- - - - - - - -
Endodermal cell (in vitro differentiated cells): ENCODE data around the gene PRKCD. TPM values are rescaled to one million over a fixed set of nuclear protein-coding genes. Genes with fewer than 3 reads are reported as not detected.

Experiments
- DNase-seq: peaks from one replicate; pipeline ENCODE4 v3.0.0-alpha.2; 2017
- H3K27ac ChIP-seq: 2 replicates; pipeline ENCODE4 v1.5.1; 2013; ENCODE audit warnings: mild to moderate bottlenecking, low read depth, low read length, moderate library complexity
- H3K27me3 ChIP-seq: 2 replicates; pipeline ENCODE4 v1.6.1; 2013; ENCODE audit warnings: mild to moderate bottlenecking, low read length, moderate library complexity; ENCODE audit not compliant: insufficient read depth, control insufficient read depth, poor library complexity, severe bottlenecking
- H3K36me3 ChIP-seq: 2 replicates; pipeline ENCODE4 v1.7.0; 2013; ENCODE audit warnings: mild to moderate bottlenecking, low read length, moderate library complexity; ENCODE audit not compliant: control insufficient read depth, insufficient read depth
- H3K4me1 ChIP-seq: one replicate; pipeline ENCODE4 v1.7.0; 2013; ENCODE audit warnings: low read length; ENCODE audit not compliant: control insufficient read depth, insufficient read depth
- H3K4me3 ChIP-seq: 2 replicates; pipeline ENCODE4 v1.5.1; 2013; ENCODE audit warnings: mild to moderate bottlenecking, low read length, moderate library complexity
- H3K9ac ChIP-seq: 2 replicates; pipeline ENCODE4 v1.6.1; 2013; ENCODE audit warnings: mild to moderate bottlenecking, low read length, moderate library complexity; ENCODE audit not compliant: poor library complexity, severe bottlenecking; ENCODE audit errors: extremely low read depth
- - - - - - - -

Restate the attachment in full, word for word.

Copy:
Endodermal cell (in vitro differentiated cells): ENCODE data around the gene PRKCD. TPM values are rescaled to one million over a fixed set of nuclear protein-coding genes. Genes with fewer than 3 reads are reported as not detected.

Experiments
- DNase-seq: peaks from one replicate; pipeline ENCODE4 v3.0.0-alpha.2; 2017
- H3K27ac ChIP-seq: 2 replicates; pipeline ENCODE4 v1.5.1; 2013; ENCODE audit warnings: mild to moderate bottlenecking, low read depth, low read length, moderate library complexity
- H3K27me3 ChIP-seq: 2 replicates; pipeline ENCODE4 v1.6.1; 2013; ENCODE audit warnings: mild to moderate bottlenecking, low read length, moderate library complexity; ENCODE audit not compliant: insufficient read depth, control insufficient read depth, poor library complexity, severe bottlenecking
- H3K36me3 ChIP-seq: 2 replicates; pipeline ENCODE4 v1.7.0; 2013; ENCODE audit warnings: mild to moderate bottlenecking, low read length, moderate library complexity; ENCODE audit not compliant: control insufficient read depth, insufficient read depth
- H3K4me1 ChIP-seq: one replicate; pipeline ENCODE4 v1.7.0; 2013; ENCODE audit warnings: low read length; ENCODE audit not compliant: control insufficient read depth, insufficient read depth
- H3K4me3 ChIP-seq: 2 replicates; pipeline ENCODE4 v1.5.1; 2013; ENCODE audit warnings: mild to moderate bottlenecking, low read length, moderate library complexity
- H3K9ac ChIP-seq: 2 replicates; pipeline ENCODE4 v1.6.1; 2013; ENCODE audit warnings: mild to moderate bottlenecking, low read length, moderate library complexity; ENCODE audit not compliant: poor library complexity, severe bottlenecking; ENCODE audit errors: extremely low read depth